The sun has already set on the first day of the new year and I have yet to get out of my pajamas. Thankfully, tomorrow is a new day and a day off.
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I’ve always been a sucker for a fresh start. As a student, the blank, smooth pages of a new homework journal made my heart race. “This is the semester I will write down all my assignments! I will do all my homework, ace all my classes, and come home to proud parents in the arms of adoring classmates!” I once got disproportionately excited about the life-transforming potential of a new toothbrush. Birthdays were also opportunities to recreate myself, and better still, mine is in the summer. That meant I could cocoon myself away from my peers for three months and return as someone shiny and new in the fall.
Of course, then, I’ve always loved making New Year’s resolutions and drafting long, important lists about the fantastic changes I am going to make in my life. It doesn’t take a degree in psychology, however, to realize that loving the opportunity for a fresh start and wanting to make positive changes in your life aren’t guarantees that you’ll see them through. Making decisions is easy enough. Making things happen is very much like work.
But, I’m 30 now, not 12, and in the years in between, I’ve learned a few things about getting stuff done. Here are the things that I keep in mind now when I want to make and reach a goal. I’ll use one of my own New Year’s resolutions as an example:
1. Keep it positive!
“Run more often” is a much nicer thing to say to your delicate self than “Stop going to happy hour.”
2. Set SMART goals.
At work, our HR people force us to watch PowerPoint presentations about setting SMART goals, or specific, measurable, attainable, realistic and timely goals. Boooor-ing. But, the thing is, it works (it’s the PowerPoint presentations that are tedious and irrelevant). “Running more often” is nice, but at some point, your intelligent self is going to wonder just why the hell you are out there in the dark and cold while everyone else is watching The Big Bang Theory. I found out about a half-marathon in April and I know I’ll have to run through the winter to get ready for it. I know I’ll have to run 13.1 miles and I think about 10 minutes a mile is a good time for me. I know I can fit about three long runs a week into my schedule. So instead of “running more often”, I know I have to “run three times a week, at least seven miles each time, at a pace of at least 10 minutes per mile in order to run the entirety of a half-marathon at the end of April.” Boom. Now you’re going places.
3. Do it with other people.
What isn’t more fun with a friend? I’ve corralled at least three people into participating in this race in April. It’s motivating to know that on the big day, I’ll be running alongside friends. Also, I really don’t want to embarrass myself in front of people I respect.
4. Incentivize it!
For me, bragging rights are the ultimate form of motivation. On days when it’s cold and I don’t want to run, I imagine those few slack minutes before the meeting starts, when someone casually asks me, “What did you this weekend?” And I get to say, “I, uh, ran a half-marathon” and shyly study my shoes. And then she asks me a dozen questions about it and she tells me how she always wanted to do that, but it was too difficult, and I shrug like it was no big deal and try to change the topic, but not before two or three other people have overheard and are now maneuvering to sit closer to me, just to bask in the glow of my ambition and determination. I am fierce and they will know it. But maybe that’s just me. You might just want a new scarf or an indulgent bubble bath. The most important thing is making sure that it doesn’t undermine your other goals: for example, don’t give yourself something pricey as a reward for saving money.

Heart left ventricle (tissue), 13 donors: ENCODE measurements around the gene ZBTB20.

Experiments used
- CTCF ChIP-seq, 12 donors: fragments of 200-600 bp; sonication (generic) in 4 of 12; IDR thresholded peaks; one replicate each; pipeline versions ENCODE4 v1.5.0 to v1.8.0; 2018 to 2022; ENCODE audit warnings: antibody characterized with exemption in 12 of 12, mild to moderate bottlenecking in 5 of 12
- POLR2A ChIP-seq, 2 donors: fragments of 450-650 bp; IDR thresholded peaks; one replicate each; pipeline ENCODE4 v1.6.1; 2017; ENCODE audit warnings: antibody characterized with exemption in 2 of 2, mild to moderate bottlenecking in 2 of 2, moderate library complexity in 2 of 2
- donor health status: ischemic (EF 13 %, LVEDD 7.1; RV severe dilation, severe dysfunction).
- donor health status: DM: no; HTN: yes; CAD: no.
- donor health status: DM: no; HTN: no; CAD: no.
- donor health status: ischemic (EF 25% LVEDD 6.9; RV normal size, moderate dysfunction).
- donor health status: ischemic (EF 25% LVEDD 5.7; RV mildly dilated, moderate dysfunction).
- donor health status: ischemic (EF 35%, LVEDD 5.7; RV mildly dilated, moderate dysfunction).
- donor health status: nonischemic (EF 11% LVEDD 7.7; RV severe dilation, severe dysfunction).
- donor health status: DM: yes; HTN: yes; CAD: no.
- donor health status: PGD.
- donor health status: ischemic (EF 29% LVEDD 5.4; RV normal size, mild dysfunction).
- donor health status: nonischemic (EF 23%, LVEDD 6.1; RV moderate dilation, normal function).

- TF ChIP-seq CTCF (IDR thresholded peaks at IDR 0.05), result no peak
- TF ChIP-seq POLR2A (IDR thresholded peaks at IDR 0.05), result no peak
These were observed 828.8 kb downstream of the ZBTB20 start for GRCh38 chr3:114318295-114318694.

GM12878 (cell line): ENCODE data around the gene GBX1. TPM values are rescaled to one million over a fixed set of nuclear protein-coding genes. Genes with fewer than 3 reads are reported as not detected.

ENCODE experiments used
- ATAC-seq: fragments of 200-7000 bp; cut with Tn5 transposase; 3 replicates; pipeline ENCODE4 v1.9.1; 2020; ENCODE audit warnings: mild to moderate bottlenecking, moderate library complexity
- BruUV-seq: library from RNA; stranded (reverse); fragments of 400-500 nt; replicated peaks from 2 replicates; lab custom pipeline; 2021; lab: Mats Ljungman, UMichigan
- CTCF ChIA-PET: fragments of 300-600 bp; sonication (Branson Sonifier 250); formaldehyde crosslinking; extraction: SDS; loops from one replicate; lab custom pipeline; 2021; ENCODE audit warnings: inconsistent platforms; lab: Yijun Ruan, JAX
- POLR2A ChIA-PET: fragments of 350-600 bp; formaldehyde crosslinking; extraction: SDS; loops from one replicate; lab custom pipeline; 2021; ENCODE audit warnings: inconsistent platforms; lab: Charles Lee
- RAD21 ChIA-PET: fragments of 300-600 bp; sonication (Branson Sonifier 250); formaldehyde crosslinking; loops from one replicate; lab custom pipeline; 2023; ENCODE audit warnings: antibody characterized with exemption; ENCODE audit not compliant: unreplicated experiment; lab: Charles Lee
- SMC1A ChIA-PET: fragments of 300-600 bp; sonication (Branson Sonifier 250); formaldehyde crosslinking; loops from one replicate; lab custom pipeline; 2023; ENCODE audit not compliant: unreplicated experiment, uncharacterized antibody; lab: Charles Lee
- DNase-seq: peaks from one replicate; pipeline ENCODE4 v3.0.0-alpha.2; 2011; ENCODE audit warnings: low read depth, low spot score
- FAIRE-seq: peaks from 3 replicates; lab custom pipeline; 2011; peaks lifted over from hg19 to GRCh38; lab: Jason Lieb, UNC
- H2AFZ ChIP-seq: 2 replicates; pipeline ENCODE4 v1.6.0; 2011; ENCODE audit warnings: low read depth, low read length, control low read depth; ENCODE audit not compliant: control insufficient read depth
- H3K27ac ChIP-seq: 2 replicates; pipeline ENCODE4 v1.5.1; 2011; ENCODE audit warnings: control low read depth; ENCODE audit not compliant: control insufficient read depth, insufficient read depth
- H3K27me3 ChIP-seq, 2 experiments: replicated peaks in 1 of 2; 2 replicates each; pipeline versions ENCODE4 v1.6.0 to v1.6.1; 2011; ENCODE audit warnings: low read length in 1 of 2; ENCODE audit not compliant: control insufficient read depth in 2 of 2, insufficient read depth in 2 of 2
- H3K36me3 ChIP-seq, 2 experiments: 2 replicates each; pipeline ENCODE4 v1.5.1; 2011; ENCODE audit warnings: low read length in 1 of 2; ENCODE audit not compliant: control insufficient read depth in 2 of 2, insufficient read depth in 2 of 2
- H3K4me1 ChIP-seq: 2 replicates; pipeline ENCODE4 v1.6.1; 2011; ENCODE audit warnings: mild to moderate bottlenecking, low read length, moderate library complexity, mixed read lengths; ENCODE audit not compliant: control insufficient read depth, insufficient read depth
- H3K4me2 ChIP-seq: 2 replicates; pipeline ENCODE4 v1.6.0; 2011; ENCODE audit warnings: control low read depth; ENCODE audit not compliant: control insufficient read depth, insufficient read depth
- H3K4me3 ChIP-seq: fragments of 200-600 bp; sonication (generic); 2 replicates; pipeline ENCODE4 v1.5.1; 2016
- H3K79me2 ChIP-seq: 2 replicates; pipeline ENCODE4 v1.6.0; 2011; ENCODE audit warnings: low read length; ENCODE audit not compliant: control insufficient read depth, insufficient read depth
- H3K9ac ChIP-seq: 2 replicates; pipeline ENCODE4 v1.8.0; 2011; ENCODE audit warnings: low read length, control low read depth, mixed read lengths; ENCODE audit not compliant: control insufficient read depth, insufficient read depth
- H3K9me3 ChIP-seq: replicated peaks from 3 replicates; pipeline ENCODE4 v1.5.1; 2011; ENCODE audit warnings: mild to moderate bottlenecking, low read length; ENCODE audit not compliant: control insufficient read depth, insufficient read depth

5. Break it down as small as you need to.
Have you ever gotten completely overwhelmed at the thought of cleaning your entire house? You know those times when it seems like it’s going to be such an awful and arduous task that you just don’t start? I used to get myself so worked up about giant research papers and strenuous workout plans that I felt hobbled before I even took the first step. I would wait until I had hours and hours free on my schedule before starting on a big project only to find out that I needed hours more just to prepare to get it done. I finally realized that I got a lot more done doing 15 minutes of work when I had 15 minutes free, or if I told myself I had to write just one page before I went out, than if I tried to finish it all in one go. It’s something like the difference between tackling an NFL linebacker and tackling Bambi when he was just a little fawn and couldn’t walk very well.
These are the tips, tricks and techniques I’ve acquired over the past 30 years to help me check things off my to-do lists. Making goals you can meet, then meeting them, then developing a taste for that sense of accomplishment are really satisfying.
Good luck to all of us who have bravely entered 2012 with a calculated list of things we want to expect from ourselves over the next 365 days!